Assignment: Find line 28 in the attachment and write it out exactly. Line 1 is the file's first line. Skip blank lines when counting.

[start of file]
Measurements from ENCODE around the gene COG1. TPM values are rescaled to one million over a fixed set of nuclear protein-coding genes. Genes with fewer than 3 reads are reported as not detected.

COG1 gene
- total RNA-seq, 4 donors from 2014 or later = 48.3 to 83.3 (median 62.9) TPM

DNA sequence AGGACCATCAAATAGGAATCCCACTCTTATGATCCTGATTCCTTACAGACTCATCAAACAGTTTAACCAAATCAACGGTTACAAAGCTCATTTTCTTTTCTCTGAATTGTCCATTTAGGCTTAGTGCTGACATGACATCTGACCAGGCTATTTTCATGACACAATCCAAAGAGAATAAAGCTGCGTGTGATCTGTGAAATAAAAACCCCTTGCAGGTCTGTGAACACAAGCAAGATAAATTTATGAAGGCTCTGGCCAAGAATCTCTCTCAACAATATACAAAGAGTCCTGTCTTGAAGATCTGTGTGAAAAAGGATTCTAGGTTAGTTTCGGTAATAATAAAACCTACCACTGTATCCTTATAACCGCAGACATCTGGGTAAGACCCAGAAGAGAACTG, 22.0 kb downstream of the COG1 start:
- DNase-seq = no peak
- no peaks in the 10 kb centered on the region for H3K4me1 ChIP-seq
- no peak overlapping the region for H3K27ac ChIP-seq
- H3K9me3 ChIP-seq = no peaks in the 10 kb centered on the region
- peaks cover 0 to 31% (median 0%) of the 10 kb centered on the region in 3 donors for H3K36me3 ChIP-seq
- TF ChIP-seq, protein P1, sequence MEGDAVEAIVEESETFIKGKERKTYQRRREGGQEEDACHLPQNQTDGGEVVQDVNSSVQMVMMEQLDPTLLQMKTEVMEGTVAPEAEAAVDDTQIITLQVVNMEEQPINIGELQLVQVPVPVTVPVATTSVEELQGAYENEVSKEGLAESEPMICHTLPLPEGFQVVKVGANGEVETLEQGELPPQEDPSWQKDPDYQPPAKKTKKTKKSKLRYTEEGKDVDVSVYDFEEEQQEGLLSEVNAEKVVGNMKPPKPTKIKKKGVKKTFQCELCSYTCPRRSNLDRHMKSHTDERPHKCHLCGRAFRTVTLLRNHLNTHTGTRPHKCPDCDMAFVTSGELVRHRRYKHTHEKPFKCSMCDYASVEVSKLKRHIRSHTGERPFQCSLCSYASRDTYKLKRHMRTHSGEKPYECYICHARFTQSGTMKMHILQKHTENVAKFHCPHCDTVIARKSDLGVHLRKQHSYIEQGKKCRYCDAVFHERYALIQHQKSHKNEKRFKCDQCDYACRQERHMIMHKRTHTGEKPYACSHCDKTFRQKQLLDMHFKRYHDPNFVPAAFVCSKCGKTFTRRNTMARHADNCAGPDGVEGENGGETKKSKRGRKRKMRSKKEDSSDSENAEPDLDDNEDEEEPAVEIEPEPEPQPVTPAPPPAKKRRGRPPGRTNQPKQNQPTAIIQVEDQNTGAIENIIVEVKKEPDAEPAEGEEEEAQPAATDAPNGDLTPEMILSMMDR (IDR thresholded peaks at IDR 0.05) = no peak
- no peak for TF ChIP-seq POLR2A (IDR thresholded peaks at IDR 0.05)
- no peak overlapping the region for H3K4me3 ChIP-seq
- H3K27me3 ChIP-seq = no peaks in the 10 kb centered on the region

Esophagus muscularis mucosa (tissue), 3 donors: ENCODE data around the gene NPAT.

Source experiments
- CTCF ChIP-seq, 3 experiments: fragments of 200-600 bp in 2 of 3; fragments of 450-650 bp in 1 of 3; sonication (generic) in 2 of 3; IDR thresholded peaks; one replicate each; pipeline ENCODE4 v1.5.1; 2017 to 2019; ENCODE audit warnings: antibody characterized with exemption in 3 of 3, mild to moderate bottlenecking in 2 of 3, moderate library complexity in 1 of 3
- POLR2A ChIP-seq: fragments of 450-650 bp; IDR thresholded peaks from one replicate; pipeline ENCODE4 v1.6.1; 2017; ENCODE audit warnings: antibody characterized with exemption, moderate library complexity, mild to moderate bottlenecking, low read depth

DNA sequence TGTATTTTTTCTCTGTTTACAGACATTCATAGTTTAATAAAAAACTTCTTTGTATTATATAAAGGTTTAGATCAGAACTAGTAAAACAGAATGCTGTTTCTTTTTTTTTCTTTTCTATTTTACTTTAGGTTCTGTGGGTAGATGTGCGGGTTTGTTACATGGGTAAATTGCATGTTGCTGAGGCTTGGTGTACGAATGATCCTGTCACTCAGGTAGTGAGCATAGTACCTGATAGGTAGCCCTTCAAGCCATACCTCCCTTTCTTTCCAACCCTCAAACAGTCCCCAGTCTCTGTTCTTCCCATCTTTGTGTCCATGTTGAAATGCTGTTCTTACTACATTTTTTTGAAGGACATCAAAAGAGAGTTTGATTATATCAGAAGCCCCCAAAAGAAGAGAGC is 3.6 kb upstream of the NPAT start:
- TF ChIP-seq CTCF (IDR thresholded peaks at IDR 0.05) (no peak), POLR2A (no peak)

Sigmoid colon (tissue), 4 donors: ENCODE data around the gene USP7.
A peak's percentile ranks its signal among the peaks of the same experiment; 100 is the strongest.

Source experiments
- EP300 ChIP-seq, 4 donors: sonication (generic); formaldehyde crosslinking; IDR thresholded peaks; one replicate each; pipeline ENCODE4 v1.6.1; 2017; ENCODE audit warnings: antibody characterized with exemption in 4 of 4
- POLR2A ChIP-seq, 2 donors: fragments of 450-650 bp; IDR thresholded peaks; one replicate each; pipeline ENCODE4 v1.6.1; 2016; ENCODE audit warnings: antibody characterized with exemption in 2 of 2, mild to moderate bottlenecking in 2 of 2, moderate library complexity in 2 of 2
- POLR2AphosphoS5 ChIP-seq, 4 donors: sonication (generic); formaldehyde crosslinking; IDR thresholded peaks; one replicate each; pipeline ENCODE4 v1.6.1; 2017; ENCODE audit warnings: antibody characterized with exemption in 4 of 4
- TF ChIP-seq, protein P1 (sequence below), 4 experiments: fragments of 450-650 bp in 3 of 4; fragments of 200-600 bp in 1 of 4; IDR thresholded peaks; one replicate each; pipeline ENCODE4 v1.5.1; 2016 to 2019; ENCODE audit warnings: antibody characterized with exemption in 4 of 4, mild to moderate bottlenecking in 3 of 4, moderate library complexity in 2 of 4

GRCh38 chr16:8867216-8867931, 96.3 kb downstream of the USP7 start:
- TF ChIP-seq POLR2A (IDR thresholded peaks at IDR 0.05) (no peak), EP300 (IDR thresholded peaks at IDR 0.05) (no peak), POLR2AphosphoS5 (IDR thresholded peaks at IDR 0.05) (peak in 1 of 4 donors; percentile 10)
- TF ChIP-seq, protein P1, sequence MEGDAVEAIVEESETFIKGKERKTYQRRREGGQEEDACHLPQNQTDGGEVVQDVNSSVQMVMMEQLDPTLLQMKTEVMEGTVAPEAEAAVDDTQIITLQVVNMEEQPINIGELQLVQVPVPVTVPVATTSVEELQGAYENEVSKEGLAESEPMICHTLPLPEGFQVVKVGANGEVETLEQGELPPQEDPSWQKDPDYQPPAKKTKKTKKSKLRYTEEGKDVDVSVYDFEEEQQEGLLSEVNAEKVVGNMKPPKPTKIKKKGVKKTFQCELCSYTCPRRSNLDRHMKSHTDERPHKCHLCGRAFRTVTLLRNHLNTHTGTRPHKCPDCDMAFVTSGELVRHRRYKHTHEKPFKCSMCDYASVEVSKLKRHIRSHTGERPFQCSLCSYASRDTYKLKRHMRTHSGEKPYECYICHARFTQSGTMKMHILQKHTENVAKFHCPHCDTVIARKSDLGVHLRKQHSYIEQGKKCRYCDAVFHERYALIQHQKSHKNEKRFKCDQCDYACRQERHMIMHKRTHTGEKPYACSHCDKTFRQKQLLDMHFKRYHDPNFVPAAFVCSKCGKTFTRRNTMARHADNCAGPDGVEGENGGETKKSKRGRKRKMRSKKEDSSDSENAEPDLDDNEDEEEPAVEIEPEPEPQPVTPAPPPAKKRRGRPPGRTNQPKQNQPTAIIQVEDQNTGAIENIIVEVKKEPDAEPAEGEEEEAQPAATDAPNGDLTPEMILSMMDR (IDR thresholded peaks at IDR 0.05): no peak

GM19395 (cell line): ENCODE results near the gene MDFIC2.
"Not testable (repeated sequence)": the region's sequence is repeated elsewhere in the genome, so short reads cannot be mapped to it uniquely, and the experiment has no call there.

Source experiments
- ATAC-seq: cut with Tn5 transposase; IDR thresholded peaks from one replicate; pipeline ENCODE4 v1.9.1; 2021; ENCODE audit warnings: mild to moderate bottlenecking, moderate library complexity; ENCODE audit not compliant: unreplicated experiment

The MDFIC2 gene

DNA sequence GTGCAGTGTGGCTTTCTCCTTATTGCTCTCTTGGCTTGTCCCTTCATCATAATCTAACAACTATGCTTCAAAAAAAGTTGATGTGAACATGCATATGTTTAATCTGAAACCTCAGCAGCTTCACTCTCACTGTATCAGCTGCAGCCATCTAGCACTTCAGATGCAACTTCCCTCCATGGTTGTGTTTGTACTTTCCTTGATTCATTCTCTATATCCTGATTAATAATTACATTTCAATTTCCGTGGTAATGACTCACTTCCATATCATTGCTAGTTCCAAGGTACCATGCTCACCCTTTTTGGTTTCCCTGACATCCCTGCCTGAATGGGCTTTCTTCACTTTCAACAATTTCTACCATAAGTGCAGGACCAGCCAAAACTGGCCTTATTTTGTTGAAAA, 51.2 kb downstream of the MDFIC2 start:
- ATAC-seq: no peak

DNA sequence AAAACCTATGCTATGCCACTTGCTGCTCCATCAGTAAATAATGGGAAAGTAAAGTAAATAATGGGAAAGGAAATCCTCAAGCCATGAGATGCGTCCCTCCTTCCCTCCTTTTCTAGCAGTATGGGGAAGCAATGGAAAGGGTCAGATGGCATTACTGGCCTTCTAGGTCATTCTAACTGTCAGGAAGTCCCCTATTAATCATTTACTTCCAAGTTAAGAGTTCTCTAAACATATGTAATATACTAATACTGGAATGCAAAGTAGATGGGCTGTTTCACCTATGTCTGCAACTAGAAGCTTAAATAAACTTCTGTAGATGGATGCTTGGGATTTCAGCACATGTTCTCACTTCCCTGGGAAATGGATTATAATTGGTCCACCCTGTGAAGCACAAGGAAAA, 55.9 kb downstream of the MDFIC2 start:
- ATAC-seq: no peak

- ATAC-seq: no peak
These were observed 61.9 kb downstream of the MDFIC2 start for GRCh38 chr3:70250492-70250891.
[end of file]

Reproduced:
- TF ChIP-seq POLR2A (IDR thresholded peaks at IDR 0.05) (no peak), EP300 (IDR thresholded peaks at IDR 0.05) (no peak), POLR2AphosphoS5 (IDR thresholded peaks at IDR 0.05) (peak in 1 of 4 donors; percentile 10)